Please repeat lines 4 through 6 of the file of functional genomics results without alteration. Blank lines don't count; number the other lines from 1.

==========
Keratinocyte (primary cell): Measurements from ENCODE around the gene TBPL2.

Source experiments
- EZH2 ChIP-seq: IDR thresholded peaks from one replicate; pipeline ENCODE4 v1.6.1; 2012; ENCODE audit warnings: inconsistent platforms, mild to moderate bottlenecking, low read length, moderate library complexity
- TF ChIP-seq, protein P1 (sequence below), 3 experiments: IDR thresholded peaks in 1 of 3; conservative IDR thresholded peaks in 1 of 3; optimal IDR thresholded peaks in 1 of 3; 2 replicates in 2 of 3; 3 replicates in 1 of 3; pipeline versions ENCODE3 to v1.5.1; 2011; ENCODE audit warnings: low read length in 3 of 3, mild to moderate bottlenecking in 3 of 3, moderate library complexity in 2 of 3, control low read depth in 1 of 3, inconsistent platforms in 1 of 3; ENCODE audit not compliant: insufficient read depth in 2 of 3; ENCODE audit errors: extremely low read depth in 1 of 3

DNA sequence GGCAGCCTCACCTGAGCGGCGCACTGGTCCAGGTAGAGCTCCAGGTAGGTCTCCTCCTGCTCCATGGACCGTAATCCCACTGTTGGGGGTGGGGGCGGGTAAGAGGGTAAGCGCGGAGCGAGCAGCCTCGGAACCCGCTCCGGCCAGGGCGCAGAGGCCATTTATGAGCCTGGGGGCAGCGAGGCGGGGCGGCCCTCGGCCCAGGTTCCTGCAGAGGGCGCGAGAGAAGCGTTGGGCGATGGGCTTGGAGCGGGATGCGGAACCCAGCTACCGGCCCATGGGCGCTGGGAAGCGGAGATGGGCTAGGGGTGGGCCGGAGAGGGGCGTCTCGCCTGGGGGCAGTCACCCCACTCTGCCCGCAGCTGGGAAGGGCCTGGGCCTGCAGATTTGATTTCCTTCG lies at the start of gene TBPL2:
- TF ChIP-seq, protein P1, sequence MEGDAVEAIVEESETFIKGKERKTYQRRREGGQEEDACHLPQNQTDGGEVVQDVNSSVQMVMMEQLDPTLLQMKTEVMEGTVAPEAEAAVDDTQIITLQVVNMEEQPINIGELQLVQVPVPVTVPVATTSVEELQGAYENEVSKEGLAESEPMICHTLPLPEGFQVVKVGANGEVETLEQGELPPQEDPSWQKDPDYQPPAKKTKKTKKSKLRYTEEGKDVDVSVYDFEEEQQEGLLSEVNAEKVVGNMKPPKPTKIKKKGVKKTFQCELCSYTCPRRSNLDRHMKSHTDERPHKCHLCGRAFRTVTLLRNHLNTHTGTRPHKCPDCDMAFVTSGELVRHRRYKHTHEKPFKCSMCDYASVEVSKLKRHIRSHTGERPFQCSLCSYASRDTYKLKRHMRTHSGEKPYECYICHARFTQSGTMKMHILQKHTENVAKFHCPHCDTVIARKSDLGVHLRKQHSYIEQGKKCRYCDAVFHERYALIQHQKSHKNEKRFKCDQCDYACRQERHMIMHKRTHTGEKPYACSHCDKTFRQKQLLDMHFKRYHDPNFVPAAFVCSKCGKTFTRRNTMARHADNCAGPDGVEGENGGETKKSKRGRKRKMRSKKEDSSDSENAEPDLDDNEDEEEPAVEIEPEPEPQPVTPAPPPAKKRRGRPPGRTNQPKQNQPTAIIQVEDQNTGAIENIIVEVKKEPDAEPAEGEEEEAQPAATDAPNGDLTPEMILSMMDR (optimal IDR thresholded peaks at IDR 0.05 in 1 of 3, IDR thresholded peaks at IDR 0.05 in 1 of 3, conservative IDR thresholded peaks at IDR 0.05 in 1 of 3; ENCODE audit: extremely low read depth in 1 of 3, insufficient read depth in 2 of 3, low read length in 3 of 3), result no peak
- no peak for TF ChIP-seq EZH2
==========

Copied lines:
- TF ChIP-seq, protein P1 (sequence below), 3 experiments: IDR thresholded peaks in 1 of 3; conservative IDR thresholded peaks in 1 of 3; optimal IDR thresholded peaks in 1 of 3; 2 replicates in 2 of 3; 3 replicates in 1 of 3; pipeline versions ENCODE3 to v1.5.1; 2011; ENCODE audit warnings: low read length in 3 of 3, mild to moderate bottlenecking in 3 of 3, moderate library complexity in 2 of 3, control low read depth in 1 of 3, inconsistent platforms in 1 of 3; ENCODE audit not compliant: insufficient read depth in 2 of 3; ENCODE audit errors: extremely low read depth in 1 of 3

DNA sequence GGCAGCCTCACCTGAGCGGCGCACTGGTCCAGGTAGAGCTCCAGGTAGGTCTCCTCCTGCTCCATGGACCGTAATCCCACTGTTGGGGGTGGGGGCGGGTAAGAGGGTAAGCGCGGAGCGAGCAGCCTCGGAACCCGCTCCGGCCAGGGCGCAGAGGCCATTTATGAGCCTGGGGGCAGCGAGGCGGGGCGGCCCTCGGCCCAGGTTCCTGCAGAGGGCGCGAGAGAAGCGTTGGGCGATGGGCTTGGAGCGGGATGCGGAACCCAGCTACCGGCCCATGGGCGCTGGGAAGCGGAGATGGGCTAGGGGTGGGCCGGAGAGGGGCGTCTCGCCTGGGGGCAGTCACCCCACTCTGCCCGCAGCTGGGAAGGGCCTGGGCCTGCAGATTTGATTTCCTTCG lies at the start of gene TBPL2:
- TF ChIP-seq, protein P1, sequence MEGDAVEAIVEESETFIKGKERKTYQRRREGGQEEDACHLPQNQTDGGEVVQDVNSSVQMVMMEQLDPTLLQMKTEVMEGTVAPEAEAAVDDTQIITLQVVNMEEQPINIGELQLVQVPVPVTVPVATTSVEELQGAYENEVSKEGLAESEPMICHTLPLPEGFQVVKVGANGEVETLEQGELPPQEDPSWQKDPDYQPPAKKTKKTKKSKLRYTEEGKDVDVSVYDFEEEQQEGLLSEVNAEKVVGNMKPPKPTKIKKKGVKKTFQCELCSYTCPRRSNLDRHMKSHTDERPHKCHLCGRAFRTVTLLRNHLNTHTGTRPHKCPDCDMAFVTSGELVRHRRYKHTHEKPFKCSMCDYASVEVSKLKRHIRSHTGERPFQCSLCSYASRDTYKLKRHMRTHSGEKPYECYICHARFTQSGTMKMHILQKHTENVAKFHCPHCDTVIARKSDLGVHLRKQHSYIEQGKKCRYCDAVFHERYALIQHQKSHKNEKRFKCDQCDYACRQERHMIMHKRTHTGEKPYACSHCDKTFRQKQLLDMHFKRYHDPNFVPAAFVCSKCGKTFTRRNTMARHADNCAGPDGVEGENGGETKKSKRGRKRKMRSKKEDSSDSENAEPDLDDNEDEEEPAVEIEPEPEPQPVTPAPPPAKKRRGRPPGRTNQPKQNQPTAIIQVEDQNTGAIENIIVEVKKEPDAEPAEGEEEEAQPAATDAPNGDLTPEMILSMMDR (optimal IDR thresholded peaks at IDR 0.05 in 1 of 3, IDR thresholded peaks at IDR 0.05 in 1 of 3, conservative IDR thresholded peaks at IDR 0.05 in 1 of 3; ENCODE audit: extremely low read depth in 1 of 3, insufficient read depth in 2 of 3, low read length in 3 of 3), result no peak